It's those bad teams, however, which might be driving the scoring uptick more than anything. Four of the five teams easiest to score on over the last decade are competing in the league this season. But to their credit, the Detroit Red Wings, Montreal Canadiens, Columbus Blue Jackets and New Jersey Devils have been fairly competitive at points. Detroit, for example, has allowed more goals per game than any other team over the last quarter century — exceeding the previous mark set by the lowly expansion Atlanta Thrashers — and yet currently sit 11th in the conference. While immensely flawed, the Red Wings have hardly been a chore to watch.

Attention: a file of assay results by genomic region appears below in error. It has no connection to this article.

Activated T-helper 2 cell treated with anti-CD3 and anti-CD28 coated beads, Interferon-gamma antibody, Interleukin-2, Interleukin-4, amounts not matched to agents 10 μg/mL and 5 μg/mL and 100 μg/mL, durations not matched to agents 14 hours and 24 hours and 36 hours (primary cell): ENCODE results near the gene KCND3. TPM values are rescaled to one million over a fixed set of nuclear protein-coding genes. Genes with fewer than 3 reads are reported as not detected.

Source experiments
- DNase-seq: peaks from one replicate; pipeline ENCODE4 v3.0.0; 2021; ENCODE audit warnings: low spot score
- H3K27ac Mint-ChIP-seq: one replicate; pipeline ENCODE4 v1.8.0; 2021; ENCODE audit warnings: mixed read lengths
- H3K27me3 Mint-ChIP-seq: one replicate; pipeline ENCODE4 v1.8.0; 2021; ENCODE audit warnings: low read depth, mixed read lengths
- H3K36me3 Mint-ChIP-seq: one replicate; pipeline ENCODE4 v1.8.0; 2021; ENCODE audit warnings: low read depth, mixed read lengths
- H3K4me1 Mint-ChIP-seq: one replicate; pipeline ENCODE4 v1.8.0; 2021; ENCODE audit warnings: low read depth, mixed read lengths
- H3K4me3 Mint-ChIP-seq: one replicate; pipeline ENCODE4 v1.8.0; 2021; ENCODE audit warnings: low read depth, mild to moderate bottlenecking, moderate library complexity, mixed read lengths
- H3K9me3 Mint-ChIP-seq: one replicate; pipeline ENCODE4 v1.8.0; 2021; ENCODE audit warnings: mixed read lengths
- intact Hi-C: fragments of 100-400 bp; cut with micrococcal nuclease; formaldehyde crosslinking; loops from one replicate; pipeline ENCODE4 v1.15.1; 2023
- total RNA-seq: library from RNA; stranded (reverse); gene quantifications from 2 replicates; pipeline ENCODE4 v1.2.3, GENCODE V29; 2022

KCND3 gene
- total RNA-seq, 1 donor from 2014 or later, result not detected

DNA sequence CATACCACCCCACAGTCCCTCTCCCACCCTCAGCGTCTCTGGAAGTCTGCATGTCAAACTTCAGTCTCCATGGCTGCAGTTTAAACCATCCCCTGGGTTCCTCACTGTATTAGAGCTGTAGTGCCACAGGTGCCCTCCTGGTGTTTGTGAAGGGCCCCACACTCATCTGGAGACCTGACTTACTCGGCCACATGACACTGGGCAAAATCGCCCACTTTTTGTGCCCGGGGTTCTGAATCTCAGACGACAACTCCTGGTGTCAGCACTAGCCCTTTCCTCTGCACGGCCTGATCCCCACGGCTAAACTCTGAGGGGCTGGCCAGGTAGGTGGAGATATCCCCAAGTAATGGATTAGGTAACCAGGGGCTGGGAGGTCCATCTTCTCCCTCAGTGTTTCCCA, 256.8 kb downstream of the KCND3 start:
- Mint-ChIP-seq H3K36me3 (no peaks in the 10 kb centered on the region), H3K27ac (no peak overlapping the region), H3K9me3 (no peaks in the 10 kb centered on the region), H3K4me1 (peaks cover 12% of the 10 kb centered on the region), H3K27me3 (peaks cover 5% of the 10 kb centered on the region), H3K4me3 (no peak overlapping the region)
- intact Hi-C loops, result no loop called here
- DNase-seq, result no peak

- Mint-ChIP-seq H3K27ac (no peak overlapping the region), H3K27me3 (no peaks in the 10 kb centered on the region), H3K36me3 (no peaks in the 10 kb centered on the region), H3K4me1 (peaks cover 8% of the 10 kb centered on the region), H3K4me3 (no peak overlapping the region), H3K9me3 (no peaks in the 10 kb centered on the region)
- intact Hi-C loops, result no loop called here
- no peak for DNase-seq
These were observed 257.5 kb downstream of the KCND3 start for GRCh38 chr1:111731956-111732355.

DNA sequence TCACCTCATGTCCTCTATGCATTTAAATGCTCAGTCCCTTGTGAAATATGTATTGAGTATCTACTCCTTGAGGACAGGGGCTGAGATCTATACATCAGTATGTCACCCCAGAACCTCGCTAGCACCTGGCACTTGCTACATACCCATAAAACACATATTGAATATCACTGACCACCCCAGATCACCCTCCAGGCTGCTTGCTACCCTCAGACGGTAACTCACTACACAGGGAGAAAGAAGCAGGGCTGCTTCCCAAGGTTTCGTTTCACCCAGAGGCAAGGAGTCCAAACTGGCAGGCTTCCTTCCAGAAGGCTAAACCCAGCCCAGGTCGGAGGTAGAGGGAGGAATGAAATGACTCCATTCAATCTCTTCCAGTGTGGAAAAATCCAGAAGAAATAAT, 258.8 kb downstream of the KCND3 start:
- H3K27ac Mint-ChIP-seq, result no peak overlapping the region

As it goes, increased scoring has resulted in some astounding individual accomplishments, of which most teams can say they are contributing toward.

With still a little less than a month to spare, Matthews and Draisaitl have exceeded the 50-goal threshold, and could conceivably each hit 60. We have two 100-point scorers — Draisaitl and McDavid — with 120 points in their sights.

There are at least six players with 50-goal potential and 15 players with 80 points on pace for three figures. We could see as many as 30 players reach Benn's 87-point Art Ross Trophy mark before the season is through. Widening the scope, one defenseman — Roman Josi — could reach 100 points, while another — Cale Makar — could hit 30 goals.

There are already 29 30-goal scorers with the possibility of as many as 75 players with the potential to hit the mark that served as the benchmark for an exclusive club not too long ago.